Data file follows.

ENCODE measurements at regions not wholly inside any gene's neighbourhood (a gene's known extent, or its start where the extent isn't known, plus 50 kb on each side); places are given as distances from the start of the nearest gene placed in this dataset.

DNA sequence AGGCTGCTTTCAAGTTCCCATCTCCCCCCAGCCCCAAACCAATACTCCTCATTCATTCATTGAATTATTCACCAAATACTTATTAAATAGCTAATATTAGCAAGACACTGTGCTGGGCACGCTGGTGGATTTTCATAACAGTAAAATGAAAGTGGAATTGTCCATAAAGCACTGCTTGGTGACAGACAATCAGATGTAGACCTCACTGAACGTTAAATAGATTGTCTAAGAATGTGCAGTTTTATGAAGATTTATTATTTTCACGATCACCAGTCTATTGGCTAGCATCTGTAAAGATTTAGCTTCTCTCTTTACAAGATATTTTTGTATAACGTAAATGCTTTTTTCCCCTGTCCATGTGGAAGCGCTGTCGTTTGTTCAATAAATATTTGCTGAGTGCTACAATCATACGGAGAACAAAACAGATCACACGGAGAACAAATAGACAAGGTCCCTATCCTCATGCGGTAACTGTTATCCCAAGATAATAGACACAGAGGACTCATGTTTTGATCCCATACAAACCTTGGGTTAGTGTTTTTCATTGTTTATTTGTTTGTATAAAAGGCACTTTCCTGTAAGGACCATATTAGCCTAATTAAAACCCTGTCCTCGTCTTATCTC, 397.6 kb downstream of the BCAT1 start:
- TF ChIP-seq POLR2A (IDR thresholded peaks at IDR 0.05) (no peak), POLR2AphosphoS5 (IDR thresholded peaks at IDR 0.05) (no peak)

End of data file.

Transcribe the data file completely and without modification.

ENCODE measurements at regions not wholly inside any gene's neighbourhood (a gene's known extent, or its start where the extent isn't known, plus 50 kb on each side); places are given as distances from the start of the nearest gene placed in this dataset.

DNA sequence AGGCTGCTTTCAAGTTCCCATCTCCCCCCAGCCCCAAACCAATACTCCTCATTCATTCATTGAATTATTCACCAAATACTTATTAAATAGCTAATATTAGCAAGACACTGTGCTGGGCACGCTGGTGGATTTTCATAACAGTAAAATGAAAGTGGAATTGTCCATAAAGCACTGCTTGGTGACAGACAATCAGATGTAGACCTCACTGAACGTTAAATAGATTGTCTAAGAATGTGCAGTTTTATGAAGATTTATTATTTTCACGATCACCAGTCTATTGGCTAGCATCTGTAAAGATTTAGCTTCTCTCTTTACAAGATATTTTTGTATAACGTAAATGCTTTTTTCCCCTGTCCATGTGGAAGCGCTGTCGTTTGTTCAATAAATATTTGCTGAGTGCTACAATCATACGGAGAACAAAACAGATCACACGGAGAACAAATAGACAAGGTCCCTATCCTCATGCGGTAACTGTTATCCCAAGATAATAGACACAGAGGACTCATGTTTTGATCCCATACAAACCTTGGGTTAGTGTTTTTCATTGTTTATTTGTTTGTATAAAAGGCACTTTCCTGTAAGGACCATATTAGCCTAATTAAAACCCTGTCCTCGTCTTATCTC, 397.6 kb downstream of the BCAT1 start:
- TF ChIP-seq POLR2A (IDR thresholded peaks at IDR 0.05) (no peak), POLR2AphosphoS5 (IDR thresholded peaks at IDR 0.05) (no peak)